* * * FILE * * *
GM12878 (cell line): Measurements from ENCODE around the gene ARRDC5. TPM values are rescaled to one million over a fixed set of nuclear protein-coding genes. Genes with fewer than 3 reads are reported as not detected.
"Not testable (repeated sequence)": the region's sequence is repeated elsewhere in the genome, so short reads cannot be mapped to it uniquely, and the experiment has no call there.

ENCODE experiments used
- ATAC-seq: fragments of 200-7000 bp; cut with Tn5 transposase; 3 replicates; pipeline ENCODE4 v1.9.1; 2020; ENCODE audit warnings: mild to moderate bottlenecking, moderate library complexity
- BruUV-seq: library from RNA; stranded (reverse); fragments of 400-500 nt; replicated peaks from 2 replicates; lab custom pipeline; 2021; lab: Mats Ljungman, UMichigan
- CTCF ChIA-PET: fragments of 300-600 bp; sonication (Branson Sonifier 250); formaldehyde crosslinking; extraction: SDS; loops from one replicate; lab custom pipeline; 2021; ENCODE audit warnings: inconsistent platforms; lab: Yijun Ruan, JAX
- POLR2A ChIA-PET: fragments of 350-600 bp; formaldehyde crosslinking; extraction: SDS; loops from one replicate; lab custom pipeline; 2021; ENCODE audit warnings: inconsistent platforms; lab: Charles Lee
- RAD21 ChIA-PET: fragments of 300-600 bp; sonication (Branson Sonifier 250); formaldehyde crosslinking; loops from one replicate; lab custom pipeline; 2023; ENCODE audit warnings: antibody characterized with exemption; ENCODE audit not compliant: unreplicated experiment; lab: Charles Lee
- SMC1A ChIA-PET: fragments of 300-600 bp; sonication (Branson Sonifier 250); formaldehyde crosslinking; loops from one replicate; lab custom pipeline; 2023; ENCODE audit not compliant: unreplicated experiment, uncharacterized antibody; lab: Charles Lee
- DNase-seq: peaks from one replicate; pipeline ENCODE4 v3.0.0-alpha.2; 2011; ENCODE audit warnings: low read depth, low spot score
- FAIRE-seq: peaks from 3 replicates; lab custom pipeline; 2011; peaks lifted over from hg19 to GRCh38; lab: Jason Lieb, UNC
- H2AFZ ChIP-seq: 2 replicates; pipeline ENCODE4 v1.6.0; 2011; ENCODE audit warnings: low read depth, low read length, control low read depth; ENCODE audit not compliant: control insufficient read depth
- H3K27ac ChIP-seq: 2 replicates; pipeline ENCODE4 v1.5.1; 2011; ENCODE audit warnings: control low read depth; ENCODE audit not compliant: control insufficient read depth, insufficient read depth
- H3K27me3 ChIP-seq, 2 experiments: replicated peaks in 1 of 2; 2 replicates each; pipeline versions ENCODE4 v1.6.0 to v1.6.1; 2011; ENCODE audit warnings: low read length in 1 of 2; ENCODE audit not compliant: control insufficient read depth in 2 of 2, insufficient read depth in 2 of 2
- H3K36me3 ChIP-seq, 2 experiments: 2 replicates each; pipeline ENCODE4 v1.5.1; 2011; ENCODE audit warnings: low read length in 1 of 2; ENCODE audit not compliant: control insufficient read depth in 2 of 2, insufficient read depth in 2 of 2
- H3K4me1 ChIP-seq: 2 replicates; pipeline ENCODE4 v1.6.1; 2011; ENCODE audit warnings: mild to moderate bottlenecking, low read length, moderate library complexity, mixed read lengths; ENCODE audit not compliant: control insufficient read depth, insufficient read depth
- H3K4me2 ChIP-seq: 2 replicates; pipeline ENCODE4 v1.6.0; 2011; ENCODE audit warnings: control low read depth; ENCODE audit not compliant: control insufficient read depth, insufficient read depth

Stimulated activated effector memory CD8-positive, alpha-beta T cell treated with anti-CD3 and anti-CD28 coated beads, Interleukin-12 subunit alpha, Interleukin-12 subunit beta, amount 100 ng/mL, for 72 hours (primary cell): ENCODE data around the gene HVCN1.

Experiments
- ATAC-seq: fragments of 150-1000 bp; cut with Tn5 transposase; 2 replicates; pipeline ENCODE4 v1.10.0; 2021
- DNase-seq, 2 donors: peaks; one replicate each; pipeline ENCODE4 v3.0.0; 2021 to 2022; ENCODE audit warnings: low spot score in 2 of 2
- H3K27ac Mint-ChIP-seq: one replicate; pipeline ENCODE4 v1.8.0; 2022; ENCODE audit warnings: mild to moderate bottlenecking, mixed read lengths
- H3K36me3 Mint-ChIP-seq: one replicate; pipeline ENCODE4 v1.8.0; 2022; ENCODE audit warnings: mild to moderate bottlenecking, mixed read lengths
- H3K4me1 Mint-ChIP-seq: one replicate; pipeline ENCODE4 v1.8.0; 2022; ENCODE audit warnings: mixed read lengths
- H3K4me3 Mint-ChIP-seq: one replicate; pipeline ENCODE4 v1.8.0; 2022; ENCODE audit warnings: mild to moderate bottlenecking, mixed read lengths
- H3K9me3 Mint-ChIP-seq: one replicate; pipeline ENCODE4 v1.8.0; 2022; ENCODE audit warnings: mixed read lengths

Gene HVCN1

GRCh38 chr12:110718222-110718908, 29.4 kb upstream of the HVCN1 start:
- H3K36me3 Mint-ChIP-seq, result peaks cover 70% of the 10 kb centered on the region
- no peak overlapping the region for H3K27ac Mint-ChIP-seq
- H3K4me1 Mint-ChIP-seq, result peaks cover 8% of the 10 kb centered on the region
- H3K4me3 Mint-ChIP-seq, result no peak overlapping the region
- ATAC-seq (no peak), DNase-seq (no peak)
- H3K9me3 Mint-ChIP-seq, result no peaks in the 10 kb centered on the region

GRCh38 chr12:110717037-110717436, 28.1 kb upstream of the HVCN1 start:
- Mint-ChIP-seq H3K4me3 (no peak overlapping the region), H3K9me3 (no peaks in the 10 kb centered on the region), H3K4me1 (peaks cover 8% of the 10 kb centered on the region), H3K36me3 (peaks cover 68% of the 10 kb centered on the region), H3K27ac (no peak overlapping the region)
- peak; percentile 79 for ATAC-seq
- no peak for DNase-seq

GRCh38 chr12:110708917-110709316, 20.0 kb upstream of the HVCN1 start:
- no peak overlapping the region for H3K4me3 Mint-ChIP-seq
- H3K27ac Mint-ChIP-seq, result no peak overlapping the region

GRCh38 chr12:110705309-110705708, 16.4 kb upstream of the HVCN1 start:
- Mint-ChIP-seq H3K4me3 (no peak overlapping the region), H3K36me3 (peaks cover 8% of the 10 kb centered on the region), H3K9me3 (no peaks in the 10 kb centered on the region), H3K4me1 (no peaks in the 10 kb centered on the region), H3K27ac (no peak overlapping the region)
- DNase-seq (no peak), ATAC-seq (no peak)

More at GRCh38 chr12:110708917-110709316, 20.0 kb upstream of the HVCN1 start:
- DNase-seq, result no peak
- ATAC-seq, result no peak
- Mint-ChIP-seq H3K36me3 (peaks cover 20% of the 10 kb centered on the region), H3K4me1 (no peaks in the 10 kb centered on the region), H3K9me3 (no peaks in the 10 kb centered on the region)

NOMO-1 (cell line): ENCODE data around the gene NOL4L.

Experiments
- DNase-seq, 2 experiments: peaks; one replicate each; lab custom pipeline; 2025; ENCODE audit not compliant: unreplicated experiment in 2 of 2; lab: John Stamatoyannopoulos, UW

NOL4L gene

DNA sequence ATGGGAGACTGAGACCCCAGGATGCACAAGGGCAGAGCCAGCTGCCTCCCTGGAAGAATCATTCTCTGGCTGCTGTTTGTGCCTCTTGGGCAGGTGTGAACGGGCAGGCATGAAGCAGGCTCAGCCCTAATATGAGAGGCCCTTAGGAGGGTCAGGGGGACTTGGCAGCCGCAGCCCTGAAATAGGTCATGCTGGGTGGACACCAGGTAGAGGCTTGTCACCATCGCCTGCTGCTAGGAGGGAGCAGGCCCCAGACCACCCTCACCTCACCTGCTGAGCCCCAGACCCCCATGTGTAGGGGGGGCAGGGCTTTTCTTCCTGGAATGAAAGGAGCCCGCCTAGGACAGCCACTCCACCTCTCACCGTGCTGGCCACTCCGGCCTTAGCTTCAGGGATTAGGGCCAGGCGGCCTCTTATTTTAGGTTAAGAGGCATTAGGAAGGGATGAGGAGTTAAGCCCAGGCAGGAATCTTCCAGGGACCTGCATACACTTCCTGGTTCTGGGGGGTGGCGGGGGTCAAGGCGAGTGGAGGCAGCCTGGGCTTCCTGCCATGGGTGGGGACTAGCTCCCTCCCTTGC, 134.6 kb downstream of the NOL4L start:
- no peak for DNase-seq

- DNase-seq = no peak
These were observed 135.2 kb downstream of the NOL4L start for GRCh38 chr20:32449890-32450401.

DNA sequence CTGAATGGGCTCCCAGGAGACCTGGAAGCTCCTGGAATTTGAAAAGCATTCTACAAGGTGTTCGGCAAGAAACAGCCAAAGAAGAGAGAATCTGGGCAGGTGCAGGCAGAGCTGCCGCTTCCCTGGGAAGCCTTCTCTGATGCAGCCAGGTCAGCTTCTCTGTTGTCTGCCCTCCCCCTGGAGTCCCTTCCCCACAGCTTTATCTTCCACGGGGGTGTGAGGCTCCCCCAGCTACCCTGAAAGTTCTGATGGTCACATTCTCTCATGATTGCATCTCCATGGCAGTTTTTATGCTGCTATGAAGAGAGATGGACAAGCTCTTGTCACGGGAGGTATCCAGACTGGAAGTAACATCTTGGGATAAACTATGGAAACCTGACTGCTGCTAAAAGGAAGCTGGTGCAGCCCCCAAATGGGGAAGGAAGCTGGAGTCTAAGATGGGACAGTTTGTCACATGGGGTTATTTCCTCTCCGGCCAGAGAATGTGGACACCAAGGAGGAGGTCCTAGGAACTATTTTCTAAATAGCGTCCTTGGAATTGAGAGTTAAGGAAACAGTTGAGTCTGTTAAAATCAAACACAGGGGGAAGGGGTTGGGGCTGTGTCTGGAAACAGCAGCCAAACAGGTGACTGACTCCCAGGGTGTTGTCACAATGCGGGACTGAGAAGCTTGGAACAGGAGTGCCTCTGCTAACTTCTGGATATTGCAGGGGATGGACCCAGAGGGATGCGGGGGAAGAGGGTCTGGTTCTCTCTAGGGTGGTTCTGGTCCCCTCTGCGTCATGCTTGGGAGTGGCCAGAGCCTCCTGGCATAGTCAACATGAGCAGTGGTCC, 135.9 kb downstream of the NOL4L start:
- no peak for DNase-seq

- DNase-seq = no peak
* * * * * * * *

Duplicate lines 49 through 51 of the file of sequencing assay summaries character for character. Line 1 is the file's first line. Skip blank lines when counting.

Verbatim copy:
NOMO-1 (cell line): ENCODE data around the gene NOL4L.

Experiments
- DNase-seq, 2 experiments: peaks; one replicate each; lab custom pipeline; 2025; ENCODE audit not compliant: unreplicated experiment in 2 of 2; lab: John Stamatoyannopoulos, UW